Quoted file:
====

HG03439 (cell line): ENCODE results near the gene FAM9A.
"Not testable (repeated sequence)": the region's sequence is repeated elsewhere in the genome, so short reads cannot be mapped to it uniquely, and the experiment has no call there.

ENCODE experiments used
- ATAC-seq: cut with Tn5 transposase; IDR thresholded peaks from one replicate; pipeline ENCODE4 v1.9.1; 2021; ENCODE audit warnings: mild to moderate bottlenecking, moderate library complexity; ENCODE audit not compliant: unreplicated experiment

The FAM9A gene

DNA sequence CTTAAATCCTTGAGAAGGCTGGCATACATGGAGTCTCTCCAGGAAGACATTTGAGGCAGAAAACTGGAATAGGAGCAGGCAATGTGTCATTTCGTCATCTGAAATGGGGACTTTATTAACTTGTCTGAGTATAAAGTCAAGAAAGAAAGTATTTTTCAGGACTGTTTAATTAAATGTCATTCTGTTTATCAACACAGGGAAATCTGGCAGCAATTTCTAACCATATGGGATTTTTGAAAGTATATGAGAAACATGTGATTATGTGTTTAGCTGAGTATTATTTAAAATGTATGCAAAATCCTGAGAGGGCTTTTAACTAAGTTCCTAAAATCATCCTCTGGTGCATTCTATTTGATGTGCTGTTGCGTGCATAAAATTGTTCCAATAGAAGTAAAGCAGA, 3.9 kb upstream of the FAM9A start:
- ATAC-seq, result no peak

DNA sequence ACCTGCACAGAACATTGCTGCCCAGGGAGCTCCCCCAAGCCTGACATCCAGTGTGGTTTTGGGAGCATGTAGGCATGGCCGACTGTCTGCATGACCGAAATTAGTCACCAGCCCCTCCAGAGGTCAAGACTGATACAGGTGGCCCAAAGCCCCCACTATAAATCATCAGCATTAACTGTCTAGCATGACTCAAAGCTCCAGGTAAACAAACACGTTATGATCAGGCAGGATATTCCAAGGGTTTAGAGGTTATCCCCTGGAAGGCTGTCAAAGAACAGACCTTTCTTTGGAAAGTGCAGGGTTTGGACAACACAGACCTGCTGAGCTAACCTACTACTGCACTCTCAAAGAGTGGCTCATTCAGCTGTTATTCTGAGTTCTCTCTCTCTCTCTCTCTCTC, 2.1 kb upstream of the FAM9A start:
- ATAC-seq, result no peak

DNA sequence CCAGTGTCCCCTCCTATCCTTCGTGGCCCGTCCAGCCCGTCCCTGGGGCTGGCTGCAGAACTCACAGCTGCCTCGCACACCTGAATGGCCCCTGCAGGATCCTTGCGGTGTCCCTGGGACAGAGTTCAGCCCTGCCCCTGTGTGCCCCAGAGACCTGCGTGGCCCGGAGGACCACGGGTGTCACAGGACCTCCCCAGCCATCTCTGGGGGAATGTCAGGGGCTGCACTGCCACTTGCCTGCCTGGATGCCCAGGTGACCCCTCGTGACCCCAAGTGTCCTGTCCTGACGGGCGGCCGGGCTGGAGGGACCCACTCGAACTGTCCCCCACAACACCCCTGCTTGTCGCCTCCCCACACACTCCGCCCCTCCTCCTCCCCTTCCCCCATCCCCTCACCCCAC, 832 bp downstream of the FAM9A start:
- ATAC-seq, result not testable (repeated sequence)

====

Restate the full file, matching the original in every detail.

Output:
HG03439 (cell line): ENCODE results near the gene FAM9A.
"Not testable (repeated sequence)": the region's sequence is repeated elsewhere in the genome, so short reads cannot be mapped to it uniquely, and the experiment has no call there.

ENCODE experiments used
- ATAC-seq: cut with Tn5 transposase; IDR thresholded peaks from one replicate; pipeline ENCODE4 v1.9.1; 2021; ENCODE audit warnings: mild to moderate bottlenecking, moderate library complexity; ENCODE audit not compliant: unreplicated experiment

The FAM9A gene

DNA sequence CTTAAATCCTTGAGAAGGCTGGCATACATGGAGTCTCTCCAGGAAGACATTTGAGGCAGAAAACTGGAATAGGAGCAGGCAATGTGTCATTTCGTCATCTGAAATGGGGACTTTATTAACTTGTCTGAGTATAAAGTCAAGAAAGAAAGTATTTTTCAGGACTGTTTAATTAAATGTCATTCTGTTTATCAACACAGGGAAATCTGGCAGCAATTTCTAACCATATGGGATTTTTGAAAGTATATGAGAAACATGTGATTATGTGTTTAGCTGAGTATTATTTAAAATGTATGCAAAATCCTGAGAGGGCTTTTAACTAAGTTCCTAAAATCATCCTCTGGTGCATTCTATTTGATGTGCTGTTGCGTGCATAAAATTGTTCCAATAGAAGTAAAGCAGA, 3.9 kb upstream of the FAM9A start:
- ATAC-seq, result no peak

DNA sequence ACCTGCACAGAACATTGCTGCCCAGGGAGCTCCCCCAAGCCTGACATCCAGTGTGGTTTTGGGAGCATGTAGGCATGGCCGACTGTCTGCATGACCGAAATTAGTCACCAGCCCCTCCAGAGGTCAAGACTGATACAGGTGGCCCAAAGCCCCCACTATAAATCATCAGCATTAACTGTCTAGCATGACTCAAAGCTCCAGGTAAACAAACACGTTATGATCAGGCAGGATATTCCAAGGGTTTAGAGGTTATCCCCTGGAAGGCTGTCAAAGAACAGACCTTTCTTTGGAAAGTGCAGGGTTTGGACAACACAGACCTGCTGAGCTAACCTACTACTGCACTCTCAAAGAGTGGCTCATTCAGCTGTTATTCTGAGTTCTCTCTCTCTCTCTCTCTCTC, 2.1 kb upstream of the FAM9A start:
- ATAC-seq, result no peak

DNA sequence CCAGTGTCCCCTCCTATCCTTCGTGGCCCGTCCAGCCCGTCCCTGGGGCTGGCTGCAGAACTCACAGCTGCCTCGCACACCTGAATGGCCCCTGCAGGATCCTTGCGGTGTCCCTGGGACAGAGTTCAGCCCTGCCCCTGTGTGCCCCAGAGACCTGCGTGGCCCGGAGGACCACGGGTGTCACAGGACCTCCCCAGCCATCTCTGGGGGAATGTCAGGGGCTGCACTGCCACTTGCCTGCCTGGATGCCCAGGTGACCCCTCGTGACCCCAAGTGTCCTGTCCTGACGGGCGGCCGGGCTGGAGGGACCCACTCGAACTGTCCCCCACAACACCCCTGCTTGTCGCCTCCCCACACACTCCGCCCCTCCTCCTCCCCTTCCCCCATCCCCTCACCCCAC, 832 bp downstream of the FAM9A start:
- ATAC-seq, result not testable (repeated sequence)